Elon Musk Receives Approval to Extend 2-Mile Tunnel Under Los Angeles

The Boring Company's agenda just got a bit more exciting.

The Boring Company

Good news if you're one of the lucky people who referred enough friends to buy Teslas—you'll soon have a place to drive that big ol' boring machine, Godot. After meeting with the Hawthorne city council, Elon Musk's aptly-named Boring Company has finally received approval to continue its efforts by extending its existing tunnel by two miles.

The tunnel will extend west from Musk's SpaceX's property, where the company's car elevator resides, and plow through the space underneath of 120th Street until it reaches Hawthorne Boulevard. Because the tunnel is being dug at a depth of around 44 feet, the public should be completely unaware of the entire process. 

SpaceX's senior director of facilities and construction, Brett Horton, commented on the issue to The Daily Breeze, saying, "[residents] don’t see it, don’t hear it, and certainly don’t feel it. Everything happens underground, we won’t have construction crews walking down the street. We won’t have excavators."

On Tuesday evening, the measure passed the city council with a 4-1 vote, which permitted the company to start its process. The company can continue to dig, as long as the surface area above ground does not subside by as much as half an inch. This will require close monitoring of the work—though presumably not by construction workers, or else Horton's remarks above would begin to seem like a bit of truth-stretching.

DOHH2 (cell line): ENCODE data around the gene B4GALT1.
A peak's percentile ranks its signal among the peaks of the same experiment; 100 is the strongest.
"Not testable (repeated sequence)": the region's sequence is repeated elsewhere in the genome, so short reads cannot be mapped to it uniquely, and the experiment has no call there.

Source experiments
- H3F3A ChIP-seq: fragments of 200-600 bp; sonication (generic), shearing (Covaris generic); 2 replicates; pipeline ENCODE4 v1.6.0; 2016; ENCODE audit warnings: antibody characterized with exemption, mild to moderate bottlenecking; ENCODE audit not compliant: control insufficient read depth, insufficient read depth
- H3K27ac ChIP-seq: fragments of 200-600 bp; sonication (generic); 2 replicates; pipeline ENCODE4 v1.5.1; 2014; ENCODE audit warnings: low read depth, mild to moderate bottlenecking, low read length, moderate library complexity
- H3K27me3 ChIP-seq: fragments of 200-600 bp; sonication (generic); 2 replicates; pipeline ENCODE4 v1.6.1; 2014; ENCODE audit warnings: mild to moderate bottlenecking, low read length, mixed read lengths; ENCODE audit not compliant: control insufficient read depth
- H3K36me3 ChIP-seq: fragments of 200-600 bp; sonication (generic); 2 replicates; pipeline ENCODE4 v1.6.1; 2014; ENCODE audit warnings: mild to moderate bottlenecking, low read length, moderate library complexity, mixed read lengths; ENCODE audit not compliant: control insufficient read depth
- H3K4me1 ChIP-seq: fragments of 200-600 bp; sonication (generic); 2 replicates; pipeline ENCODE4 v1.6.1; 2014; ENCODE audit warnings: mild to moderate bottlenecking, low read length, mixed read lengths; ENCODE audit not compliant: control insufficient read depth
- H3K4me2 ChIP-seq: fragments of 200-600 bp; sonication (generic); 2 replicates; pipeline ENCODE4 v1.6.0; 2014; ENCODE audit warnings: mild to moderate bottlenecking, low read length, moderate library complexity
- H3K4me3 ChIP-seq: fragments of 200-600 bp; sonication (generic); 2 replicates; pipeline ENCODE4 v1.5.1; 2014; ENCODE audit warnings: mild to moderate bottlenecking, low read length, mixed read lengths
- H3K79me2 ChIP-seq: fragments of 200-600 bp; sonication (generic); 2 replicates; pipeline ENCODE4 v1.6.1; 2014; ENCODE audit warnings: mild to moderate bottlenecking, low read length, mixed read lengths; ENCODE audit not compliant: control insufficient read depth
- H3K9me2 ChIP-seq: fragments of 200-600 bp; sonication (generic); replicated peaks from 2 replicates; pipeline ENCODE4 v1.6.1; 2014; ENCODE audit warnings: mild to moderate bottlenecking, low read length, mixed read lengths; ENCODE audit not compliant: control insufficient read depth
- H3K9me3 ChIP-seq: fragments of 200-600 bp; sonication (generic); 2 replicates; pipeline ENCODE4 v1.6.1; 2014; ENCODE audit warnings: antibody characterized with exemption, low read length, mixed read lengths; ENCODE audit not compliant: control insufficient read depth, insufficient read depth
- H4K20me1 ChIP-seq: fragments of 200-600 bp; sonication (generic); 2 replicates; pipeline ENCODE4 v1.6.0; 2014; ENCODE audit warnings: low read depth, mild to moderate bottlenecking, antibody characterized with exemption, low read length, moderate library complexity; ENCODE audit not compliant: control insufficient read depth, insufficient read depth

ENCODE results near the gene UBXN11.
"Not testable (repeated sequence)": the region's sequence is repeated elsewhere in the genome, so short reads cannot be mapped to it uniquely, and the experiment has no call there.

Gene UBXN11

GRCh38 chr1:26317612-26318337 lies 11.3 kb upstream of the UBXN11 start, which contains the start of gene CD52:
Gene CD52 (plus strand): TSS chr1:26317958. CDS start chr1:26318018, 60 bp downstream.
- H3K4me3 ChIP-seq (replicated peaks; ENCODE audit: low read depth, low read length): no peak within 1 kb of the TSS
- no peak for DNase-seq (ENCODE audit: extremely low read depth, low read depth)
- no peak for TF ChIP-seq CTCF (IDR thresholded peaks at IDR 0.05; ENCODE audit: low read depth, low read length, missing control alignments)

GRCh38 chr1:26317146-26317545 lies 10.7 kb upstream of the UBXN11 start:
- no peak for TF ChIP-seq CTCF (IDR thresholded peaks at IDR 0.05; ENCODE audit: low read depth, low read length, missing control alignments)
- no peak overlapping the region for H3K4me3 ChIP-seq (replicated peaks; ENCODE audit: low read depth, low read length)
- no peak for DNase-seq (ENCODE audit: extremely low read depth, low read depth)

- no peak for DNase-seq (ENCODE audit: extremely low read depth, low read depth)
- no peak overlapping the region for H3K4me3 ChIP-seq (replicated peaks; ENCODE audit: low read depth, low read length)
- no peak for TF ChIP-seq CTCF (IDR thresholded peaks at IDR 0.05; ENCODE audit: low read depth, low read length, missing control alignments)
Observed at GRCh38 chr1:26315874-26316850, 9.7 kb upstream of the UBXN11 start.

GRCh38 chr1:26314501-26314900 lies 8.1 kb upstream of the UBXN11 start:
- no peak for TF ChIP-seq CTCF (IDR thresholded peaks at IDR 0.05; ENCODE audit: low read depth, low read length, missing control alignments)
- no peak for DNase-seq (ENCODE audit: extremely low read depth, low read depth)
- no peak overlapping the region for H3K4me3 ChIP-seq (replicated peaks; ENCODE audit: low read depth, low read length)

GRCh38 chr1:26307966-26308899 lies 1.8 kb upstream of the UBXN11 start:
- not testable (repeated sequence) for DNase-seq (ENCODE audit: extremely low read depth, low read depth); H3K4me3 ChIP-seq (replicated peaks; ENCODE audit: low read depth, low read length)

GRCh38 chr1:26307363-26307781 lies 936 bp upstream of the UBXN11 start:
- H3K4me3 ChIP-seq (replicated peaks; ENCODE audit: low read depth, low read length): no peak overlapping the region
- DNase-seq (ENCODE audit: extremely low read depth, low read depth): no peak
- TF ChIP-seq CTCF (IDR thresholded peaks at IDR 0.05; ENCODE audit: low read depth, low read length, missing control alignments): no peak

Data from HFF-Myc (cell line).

This particular tunnel won't be used to transport cars just yet, but will rather be used as a learning process for the company's tunneling machine. Musk has said that he wanted to improve technology and efficiency of the tunneling process, and this will be the company's way of doing just that.

If all goes well, this will likely be the first step to creating the first two Hyperloops—one around Los Angeles, and the other from New York City to Washington D.C., both of which expected to be constructed at the same time. The learning process will be long and expensive...but may be worth it in the long run.